I think we have made a lot of strides forward in general in my lifetime in terms of normalizing the full gamut of emotions, and having open conversations about how to navigate them. I love that we do this in our home, with our children. (One of my favorite books is “Grumpy Monkey,” which more or less says: It’s OK to have had a bad day / to be grumpy for no obvious reason / to not want to immediately dance yourself out of that headspace. Interesting to compare that to “Alexander and the No Good Very Bad Day,” which we read a lot when I was a child, and which dealt with similar themes, but in a more…lampoonish? way? As in, “Ah, Alexander is just being a grouch today about the silliest things.” There’s a tinge of condescension to it, don’t you think?) Anyhow, I have a lot of empathy for previous generations, who were told/taught to suppress what they felt, to push it out of the way, to grin and bear it. It must have been so, so difficult! A lot of white-knuckling. But! Having that context doesn’t absolve people for behaving certain ways, or mean that you didn’t get hurt because of it. Both can be true.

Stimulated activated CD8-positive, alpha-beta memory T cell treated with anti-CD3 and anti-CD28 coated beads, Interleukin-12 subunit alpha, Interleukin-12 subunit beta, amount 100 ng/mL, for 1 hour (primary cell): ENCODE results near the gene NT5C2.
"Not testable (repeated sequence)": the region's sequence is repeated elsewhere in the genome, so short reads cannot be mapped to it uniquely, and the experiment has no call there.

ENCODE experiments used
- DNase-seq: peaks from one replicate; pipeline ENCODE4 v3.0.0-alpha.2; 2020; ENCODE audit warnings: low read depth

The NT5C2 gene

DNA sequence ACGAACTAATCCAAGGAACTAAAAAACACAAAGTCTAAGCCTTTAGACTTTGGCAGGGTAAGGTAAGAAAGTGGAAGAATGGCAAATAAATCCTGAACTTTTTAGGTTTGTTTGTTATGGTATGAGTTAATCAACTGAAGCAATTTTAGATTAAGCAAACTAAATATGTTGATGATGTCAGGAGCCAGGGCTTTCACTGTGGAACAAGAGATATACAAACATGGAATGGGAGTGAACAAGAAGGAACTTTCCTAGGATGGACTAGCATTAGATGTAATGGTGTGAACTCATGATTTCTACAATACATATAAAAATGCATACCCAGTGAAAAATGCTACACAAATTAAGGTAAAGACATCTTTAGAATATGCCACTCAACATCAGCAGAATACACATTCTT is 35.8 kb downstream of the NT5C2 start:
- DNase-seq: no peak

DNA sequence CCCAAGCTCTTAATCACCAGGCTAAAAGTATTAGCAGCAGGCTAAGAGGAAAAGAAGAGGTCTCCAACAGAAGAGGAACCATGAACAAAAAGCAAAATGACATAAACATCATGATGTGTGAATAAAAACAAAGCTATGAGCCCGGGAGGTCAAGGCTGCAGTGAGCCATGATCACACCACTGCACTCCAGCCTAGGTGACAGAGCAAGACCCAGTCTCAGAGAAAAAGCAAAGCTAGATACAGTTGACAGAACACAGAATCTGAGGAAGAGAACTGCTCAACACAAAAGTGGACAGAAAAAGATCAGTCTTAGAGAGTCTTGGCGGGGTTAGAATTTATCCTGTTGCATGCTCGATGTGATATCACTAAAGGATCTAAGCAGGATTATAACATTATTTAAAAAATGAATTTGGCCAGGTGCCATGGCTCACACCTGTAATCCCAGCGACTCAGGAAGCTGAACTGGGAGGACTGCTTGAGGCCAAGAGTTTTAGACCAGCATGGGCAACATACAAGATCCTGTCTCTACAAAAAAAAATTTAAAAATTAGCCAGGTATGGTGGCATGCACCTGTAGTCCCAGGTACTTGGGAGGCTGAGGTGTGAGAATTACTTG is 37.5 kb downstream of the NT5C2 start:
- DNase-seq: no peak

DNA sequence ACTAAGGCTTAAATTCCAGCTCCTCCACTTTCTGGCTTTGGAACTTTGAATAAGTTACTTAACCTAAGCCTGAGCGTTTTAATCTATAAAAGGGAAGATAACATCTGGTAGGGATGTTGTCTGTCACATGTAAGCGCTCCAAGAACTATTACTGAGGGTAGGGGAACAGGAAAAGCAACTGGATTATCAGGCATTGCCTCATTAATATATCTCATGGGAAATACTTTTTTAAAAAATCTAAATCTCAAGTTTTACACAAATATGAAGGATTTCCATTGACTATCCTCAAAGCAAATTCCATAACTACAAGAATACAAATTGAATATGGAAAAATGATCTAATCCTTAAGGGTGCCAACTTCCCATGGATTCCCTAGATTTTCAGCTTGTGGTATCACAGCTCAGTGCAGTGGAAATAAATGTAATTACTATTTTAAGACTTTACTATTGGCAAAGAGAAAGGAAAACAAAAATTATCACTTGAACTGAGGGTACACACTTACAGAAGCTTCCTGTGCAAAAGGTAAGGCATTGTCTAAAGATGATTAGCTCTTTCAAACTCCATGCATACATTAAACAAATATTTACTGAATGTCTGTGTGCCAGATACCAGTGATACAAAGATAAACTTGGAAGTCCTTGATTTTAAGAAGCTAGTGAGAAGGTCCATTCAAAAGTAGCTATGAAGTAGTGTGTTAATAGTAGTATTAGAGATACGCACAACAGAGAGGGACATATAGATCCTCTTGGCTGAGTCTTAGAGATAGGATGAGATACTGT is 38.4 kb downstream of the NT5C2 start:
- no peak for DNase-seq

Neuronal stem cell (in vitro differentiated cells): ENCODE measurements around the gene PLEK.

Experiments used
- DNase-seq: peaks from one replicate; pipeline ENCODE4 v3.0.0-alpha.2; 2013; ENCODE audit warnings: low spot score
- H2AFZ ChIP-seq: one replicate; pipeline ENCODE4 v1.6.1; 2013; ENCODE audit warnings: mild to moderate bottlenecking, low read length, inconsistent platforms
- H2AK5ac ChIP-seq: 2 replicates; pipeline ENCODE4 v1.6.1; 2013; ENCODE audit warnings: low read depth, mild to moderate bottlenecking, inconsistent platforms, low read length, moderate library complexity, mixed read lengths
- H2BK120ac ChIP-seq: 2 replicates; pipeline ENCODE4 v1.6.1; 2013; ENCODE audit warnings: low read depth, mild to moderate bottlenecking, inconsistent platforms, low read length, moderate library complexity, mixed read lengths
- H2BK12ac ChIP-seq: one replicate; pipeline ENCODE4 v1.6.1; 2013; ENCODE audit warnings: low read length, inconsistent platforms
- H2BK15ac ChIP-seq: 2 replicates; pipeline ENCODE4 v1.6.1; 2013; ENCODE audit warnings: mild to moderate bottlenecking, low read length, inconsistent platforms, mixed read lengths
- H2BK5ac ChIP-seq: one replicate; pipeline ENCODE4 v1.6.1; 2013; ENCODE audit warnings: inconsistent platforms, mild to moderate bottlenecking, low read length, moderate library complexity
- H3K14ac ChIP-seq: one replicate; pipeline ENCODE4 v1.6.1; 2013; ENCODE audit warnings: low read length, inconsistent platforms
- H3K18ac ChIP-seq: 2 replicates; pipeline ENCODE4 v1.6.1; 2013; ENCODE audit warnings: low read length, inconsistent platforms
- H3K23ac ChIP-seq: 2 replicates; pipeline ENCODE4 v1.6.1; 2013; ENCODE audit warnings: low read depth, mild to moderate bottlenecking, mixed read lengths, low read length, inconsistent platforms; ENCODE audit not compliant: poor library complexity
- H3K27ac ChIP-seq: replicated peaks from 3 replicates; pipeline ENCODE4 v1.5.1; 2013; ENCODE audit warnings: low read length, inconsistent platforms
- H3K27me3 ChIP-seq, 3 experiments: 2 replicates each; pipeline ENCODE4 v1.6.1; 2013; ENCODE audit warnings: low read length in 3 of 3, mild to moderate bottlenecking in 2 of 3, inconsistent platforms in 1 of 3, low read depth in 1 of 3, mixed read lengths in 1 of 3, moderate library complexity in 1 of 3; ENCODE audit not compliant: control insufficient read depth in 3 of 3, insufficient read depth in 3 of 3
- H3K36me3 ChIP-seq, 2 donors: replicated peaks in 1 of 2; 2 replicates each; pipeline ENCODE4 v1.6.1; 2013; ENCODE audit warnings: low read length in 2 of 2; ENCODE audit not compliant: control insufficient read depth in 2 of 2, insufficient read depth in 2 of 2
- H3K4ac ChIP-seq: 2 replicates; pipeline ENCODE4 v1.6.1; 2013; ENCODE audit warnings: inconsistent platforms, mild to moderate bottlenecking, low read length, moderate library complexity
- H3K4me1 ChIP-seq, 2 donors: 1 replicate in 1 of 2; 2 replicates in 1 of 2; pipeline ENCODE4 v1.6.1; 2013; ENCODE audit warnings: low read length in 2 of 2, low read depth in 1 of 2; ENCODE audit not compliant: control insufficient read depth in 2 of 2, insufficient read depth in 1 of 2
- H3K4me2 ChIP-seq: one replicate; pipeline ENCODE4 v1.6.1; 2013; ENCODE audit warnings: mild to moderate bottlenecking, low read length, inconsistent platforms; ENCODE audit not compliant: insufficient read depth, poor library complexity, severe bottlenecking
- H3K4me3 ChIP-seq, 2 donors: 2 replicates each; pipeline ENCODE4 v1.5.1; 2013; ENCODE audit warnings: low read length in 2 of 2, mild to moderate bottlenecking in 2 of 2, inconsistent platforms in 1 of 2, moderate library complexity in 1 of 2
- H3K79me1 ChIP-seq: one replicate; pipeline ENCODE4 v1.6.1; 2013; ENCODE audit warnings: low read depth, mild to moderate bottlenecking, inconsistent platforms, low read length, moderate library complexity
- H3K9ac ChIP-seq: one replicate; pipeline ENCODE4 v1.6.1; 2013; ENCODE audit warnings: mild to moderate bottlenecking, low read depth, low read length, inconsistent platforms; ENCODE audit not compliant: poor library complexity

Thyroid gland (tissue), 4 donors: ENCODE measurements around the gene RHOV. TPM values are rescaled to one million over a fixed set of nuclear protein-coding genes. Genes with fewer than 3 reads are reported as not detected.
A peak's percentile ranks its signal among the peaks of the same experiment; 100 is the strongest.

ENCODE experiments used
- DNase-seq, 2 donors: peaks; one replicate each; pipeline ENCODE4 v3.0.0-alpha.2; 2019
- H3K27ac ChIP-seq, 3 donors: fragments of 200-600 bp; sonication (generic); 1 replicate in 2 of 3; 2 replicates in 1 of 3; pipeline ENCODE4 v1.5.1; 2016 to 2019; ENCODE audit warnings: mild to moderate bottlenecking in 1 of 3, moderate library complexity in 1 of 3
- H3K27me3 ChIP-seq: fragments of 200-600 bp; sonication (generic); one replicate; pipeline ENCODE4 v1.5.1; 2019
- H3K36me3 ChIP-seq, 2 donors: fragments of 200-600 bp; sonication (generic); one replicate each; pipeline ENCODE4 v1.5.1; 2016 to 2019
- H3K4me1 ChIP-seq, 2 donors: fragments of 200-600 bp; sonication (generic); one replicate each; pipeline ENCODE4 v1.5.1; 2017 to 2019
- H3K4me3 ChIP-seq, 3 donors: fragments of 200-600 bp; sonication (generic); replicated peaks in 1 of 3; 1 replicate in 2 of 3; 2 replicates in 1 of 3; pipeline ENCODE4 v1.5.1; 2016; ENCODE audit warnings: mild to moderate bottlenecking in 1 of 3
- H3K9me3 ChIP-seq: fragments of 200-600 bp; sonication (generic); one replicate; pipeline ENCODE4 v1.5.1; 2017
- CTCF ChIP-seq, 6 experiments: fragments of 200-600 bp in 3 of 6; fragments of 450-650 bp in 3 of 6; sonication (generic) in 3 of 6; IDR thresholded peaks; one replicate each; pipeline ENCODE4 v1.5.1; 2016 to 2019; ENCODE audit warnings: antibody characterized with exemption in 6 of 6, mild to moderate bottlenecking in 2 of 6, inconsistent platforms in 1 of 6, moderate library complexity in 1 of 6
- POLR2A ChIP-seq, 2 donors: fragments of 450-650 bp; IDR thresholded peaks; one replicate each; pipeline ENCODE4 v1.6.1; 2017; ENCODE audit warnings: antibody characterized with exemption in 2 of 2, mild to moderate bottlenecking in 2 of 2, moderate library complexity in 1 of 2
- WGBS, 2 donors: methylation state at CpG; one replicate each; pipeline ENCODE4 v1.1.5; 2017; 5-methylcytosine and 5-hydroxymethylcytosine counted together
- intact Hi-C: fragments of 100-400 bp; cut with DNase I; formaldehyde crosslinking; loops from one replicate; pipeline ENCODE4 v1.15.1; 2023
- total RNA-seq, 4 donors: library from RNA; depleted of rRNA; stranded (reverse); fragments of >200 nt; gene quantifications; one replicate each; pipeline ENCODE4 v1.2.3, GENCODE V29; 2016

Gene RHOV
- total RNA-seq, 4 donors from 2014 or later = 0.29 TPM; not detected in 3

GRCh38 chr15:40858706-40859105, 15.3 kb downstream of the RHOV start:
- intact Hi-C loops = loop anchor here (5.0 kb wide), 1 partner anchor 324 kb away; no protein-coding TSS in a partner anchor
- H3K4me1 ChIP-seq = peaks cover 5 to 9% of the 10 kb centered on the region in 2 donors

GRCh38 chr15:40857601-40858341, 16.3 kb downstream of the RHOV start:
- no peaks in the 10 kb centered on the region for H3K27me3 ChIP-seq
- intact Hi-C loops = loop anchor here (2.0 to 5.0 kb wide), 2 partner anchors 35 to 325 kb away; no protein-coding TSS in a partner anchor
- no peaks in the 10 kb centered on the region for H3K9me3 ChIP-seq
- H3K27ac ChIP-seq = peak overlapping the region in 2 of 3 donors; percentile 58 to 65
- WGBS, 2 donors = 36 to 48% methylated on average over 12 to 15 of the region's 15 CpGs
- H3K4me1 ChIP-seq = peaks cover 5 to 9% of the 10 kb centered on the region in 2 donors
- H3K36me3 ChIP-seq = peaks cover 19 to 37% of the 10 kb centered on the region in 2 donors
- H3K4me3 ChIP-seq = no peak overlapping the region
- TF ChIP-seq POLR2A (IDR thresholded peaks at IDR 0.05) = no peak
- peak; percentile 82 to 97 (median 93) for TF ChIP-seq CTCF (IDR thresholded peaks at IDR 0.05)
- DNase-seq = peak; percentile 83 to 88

I’m rambling here, but just — sending you some love, I see you!!


  2. I too had a crushing college rejection and the pain still lingers. We myopic humans love to set our minds on single paths when in truth, there are so many different iterations of life available to us if only we are willing to open our eyes to the possibilities.